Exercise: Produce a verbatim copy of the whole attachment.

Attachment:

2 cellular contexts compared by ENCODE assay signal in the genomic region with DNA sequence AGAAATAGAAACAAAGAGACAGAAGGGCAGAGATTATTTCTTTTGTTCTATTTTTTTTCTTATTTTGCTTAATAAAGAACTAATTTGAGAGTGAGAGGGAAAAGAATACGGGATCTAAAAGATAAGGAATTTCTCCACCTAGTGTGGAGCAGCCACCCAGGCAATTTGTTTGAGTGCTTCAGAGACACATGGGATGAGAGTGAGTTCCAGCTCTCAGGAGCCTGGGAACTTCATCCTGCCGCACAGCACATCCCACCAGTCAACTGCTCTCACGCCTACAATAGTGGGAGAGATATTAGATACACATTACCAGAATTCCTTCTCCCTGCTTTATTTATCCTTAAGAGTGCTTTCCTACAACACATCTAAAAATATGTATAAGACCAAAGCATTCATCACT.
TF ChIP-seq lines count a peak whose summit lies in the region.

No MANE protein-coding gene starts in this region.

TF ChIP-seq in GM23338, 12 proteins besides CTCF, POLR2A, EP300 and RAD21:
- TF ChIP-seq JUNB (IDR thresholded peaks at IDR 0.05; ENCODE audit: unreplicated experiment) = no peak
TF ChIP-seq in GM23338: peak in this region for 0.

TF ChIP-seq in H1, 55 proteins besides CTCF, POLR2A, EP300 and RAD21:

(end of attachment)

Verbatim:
2 cellular contexts compared by ENCODE assay signal in the genomic region with DNA sequence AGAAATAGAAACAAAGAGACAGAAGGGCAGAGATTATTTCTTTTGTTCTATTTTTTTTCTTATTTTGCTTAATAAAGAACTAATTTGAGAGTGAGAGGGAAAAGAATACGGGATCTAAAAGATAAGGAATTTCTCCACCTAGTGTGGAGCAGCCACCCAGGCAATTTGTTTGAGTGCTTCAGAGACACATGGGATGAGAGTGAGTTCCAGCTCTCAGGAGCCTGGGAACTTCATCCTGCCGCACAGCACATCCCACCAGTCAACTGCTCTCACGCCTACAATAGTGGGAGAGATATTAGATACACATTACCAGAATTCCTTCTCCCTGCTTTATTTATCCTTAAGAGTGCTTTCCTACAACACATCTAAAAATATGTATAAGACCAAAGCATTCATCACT.
TF ChIP-seq lines count a peak whose summit lies in the region.

No MANE protein-coding gene starts in this region.

TF ChIP-seq in GM23338, 12 proteins besides CTCF, POLR2A, EP300 and RAD21:
- TF ChIP-seq JUNB (IDR thresholded peaks at IDR 0.05; ENCODE audit: unreplicated experiment) = no peak
TF ChIP-seq in GM23338: peak in this region for 0.

TF ChIP-seq in H1, 55 proteins besides CTCF, POLR2A, EP300 and RAD21: